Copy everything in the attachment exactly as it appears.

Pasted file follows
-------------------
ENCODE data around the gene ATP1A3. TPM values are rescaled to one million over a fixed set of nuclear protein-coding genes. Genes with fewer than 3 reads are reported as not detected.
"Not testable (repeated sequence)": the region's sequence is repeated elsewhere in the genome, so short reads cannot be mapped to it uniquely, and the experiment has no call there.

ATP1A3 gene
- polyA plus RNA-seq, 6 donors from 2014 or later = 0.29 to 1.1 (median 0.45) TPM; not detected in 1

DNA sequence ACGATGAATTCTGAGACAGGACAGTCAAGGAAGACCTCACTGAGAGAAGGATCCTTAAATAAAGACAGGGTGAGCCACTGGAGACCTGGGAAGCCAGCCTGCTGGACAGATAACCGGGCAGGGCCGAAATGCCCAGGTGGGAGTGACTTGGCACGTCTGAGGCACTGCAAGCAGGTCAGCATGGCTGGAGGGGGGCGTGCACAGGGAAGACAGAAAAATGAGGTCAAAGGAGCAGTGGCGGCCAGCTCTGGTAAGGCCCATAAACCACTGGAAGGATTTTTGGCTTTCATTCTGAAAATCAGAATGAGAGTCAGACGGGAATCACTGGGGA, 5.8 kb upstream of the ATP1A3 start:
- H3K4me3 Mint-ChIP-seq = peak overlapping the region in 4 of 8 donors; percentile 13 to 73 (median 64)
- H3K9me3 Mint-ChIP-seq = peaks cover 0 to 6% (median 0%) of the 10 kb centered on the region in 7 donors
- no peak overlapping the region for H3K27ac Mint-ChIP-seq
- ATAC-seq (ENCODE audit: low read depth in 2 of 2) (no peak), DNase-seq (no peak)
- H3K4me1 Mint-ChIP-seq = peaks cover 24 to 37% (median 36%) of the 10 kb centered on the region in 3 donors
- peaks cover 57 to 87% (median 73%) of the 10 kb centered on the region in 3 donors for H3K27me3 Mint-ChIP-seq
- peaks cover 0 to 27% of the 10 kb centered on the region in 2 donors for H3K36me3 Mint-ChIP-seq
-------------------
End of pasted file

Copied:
ENCODE data around the gene ATP1A3. TPM values are rescaled to one million over a fixed set of nuclear protein-coding genes. Genes with fewer than 3 reads are reported as not detected.
"Not testable (repeated sequence)": the region's sequence is repeated elsewhere in the genome, so short reads cannot be mapped to it uniquely, and the experiment has no call there.

ATP1A3 gene
- polyA plus RNA-seq, 6 donors from 2014 or later = 0.29 to 1.1 (median 0.45) TPM; not detected in 1

DNA sequence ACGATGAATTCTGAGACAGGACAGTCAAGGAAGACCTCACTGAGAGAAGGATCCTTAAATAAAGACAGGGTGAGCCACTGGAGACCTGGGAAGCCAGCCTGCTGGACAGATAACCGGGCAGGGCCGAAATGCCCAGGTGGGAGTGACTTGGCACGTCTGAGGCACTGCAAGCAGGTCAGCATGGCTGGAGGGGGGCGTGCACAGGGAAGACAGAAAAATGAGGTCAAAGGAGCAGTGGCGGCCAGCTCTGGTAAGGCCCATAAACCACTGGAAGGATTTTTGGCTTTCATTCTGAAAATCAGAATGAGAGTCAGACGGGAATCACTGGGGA, 5.8 kb upstream of the ATP1A3 start:
- H3K4me3 Mint-ChIP-seq = peak overlapping the region in 4 of 8 donors; percentile 13 to 73 (median 64)
- H3K9me3 Mint-ChIP-seq = peaks cover 0 to 6% (median 0%) of the 10 kb centered on the region in 7 donors
- no peak overlapping the region for H3K27ac Mint-ChIP-seq
- ATAC-seq (ENCODE audit: low read depth in 2 of 2) (no peak), DNase-seq (no peak)
- H3K4me1 Mint-ChIP-seq = peaks cover 24 to 37% (median 36%) of the 10 kb centered on the region in 3 donors
- peaks cover 57 to 87% (median 73%) of the 10 kb centered on the region in 3 donors for H3K27me3 Mint-ChIP-seq
- peaks cover 0 to 27% of the 10 kb centered on the region in 2 donors for H3K36me3 Mint-ChIP-seq